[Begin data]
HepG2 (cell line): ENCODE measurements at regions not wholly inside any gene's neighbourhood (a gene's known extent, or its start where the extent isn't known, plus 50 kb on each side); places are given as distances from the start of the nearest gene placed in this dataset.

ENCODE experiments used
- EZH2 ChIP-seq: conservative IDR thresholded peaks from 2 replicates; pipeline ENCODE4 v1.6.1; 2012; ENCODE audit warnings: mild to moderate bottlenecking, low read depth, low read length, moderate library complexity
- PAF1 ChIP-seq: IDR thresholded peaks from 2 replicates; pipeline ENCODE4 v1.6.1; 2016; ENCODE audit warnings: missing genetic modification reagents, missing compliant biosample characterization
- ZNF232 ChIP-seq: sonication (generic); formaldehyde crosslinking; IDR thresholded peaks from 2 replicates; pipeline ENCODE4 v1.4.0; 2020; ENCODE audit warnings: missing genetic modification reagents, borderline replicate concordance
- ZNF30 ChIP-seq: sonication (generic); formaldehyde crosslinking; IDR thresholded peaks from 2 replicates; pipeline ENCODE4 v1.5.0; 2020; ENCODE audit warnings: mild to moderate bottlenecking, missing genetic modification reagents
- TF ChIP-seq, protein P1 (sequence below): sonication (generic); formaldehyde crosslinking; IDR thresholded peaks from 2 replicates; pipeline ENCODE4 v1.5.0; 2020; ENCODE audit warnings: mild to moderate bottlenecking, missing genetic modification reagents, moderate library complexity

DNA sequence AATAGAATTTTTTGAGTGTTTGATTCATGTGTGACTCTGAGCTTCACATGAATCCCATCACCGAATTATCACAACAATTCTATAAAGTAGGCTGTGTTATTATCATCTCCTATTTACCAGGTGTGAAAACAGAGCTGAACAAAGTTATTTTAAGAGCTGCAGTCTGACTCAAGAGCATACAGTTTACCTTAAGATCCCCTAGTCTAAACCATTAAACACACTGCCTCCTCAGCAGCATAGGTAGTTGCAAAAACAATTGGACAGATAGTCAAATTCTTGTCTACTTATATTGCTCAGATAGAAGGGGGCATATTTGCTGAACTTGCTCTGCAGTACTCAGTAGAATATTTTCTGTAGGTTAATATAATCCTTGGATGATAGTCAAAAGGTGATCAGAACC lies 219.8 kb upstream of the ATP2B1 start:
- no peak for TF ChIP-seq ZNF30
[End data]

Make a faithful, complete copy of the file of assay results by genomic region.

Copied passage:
HepG2 (cell line): ENCODE measurements at regions not wholly inside any gene's neighbourhood (a gene's known extent, or its start where the extent isn't known, plus 50 kb on each side); places are given as distances from the start of the nearest gene placed in this dataset.

ENCODE experiments used
- EZH2 ChIP-seq: conservative IDR thresholded peaks from 2 replicates; pipeline ENCODE4 v1.6.1; 2012; ENCODE audit warnings: mild to moderate bottlenecking, low read depth, low read length, moderate library complexity
- PAF1 ChIP-seq: IDR thresholded peaks from 2 replicates; pipeline ENCODE4 v1.6.1; 2016; ENCODE audit warnings: missing genetic modification reagents, missing compliant biosample characterization
- ZNF232 ChIP-seq: sonication (generic); formaldehyde crosslinking; IDR thresholded peaks from 2 replicates; pipeline ENCODE4 v1.4.0; 2020; ENCODE audit warnings: missing genetic modification reagents, borderline replicate concordance
- ZNF30 ChIP-seq: sonication (generic); formaldehyde crosslinking; IDR thresholded peaks from 2 replicates; pipeline ENCODE4 v1.5.0; 2020; ENCODE audit warnings: mild to moderate bottlenecking, missing genetic modification reagents
- TF ChIP-seq, protein P1 (sequence below): sonication (generic); formaldehyde crosslinking; IDR thresholded peaks from 2 replicates; pipeline ENCODE4 v1.5.0; 2020; ENCODE audit warnings: mild to moderate bottlenecking, missing genetic modification reagents, moderate library complexity

DNA sequence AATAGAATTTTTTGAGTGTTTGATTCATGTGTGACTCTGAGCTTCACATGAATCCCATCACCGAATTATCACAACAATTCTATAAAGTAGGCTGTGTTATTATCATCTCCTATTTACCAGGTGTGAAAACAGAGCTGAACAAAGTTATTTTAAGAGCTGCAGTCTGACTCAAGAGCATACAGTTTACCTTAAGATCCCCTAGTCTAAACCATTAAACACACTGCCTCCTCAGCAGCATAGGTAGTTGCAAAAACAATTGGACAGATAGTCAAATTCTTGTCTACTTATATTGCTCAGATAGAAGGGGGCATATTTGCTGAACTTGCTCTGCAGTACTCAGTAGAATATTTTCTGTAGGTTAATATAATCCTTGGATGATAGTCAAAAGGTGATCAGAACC lies 219.8 kb upstream of the ATP2B1 start:
- no peak for TF ChIP-seq ZNF30